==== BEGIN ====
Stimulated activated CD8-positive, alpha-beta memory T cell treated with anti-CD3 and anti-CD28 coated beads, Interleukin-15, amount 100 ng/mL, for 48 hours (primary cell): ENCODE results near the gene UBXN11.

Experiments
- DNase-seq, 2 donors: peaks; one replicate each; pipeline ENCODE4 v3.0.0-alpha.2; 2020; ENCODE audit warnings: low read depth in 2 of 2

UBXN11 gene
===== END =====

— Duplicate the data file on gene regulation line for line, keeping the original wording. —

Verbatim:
Stimulated activated CD8-positive, alpha-beta memory T cell treated with anti-CD3 and anti-CD28 coated beads, Interleukin-15, amount 100 ng/mL, for 48 hours (primary cell): ENCODE results near the gene UBXN11.

Experiments
- DNase-seq, 2 donors: peaks; one replicate each; pipeline ENCODE4 v3.0.0-alpha.2; 2020; ENCODE audit warnings: low read depth in 2 of 2

UBXN11 gene